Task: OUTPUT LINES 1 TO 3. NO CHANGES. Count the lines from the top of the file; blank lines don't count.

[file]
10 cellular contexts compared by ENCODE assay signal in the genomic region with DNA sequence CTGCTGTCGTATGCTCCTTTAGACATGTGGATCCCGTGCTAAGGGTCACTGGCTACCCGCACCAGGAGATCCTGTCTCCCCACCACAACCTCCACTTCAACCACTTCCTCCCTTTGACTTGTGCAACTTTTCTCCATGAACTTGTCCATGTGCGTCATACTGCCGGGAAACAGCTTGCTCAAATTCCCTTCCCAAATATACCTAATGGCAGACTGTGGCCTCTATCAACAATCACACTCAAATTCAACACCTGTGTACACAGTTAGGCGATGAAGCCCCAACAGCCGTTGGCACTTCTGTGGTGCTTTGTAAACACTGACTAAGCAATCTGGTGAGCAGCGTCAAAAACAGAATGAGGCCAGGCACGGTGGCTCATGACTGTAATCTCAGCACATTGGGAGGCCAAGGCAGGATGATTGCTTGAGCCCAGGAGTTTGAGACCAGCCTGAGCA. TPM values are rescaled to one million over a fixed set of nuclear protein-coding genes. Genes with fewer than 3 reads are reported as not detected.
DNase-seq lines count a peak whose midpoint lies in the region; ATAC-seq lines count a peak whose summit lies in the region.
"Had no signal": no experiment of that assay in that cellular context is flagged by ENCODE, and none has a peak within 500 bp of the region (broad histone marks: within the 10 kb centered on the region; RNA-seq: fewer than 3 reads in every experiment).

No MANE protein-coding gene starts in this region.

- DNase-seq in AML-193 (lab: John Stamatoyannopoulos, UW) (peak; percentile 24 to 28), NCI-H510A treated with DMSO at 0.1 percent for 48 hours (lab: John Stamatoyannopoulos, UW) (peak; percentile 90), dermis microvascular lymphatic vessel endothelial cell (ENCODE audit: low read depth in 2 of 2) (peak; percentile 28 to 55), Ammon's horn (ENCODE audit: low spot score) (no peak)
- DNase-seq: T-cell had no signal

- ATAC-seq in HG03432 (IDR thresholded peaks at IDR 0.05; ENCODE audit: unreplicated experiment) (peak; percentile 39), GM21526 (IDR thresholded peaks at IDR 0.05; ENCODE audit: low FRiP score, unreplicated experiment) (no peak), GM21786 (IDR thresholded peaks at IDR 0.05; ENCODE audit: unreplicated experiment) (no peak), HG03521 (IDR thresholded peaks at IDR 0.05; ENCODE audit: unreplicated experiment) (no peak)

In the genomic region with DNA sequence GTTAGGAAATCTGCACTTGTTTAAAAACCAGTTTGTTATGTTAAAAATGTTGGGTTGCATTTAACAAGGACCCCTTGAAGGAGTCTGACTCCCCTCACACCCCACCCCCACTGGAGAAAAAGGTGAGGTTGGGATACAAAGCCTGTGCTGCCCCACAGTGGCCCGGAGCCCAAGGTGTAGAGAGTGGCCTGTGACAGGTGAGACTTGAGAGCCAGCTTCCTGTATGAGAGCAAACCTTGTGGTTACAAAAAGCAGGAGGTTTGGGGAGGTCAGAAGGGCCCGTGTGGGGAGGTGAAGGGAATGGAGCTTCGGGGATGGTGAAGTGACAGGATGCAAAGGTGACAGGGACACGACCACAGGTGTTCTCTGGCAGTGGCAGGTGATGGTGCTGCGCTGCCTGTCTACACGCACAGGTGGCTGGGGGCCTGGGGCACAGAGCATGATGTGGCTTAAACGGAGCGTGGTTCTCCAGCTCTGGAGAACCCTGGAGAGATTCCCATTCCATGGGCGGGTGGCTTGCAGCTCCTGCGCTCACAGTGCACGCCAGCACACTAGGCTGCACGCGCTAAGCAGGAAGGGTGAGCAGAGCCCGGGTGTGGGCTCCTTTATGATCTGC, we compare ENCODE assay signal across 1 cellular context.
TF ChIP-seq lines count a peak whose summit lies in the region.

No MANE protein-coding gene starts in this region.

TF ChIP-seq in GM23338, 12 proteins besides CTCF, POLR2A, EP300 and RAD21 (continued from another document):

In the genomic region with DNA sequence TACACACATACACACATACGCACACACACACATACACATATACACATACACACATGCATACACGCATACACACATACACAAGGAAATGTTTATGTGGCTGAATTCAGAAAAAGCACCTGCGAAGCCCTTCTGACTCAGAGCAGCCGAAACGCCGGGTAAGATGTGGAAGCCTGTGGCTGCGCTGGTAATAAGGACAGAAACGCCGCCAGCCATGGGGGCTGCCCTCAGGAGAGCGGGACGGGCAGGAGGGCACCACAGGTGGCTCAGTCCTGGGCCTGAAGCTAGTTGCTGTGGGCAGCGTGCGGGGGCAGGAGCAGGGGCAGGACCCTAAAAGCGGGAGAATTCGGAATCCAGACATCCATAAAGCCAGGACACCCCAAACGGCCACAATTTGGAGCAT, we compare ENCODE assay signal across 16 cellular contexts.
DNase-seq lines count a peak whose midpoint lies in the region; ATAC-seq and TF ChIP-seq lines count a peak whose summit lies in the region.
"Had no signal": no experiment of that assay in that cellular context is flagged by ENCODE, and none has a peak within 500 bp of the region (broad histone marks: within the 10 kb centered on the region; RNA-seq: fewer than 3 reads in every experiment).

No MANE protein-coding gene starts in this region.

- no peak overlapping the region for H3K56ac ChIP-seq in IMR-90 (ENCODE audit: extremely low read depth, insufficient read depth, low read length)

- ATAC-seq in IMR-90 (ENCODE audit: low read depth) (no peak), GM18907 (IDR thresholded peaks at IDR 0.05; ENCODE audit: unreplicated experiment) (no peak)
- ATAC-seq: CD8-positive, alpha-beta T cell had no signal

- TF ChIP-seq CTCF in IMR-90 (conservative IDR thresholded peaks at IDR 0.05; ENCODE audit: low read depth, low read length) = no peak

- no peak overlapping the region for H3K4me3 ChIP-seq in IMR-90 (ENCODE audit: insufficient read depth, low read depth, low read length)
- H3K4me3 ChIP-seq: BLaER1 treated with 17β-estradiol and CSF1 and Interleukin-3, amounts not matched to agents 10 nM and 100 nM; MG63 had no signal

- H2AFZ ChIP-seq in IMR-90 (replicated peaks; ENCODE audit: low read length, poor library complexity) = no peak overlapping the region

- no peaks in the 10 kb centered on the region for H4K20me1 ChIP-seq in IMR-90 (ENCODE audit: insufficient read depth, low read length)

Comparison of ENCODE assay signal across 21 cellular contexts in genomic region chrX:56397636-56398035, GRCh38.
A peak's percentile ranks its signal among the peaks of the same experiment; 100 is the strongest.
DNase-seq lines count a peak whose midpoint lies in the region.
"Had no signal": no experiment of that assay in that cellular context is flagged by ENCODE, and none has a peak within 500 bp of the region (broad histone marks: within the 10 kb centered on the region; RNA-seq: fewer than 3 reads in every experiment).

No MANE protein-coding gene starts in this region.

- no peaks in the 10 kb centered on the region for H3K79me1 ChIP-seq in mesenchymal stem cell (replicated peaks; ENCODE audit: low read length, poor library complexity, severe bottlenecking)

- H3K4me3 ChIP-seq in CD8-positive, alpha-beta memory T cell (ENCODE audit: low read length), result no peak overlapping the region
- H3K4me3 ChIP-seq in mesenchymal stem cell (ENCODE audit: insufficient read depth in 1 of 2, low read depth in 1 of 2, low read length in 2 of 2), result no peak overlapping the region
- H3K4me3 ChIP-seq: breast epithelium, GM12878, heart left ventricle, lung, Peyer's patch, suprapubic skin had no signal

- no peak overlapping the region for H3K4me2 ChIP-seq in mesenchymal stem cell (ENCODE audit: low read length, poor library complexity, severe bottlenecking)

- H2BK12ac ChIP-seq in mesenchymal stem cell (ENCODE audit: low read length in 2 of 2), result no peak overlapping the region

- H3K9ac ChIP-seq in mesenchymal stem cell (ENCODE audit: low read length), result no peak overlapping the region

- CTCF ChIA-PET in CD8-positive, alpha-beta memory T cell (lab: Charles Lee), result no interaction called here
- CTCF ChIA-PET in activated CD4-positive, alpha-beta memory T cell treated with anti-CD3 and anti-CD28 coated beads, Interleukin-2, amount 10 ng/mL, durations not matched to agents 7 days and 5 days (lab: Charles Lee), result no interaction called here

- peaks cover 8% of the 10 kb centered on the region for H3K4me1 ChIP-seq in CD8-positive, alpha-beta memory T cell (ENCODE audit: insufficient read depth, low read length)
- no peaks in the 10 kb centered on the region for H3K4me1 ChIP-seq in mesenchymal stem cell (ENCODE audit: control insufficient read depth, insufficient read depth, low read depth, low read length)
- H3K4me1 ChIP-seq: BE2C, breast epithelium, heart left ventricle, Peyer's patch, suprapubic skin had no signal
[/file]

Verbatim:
10 cellular contexts compared by ENCODE assay signal in the genomic region with DNA sequence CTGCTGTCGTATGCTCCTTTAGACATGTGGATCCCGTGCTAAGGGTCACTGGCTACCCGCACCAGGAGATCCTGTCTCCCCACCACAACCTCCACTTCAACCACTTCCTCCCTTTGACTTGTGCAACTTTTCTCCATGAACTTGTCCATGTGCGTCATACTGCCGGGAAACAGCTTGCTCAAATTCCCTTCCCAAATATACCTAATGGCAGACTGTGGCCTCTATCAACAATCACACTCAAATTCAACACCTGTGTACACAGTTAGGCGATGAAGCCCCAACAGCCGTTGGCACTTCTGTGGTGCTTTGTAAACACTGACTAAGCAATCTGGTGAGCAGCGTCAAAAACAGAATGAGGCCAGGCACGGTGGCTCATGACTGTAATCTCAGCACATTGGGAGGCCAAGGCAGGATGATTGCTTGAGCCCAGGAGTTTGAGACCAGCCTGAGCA. TPM values are rescaled to one million over a fixed set of nuclear protein-coding genes. Genes with fewer than 3 reads are reported as not detected.
DNase-seq lines count a peak whose midpoint lies in the region; ATAC-seq lines count a peak whose summit lies in the region.
"Had no signal": no experiment of that assay in that cellular context is flagged by ENCODE, and none has a peak within 500 bp of the region (broad histone marks: within the 10 kb centered on the region; RNA-seq: fewer than 3 reads in every experiment).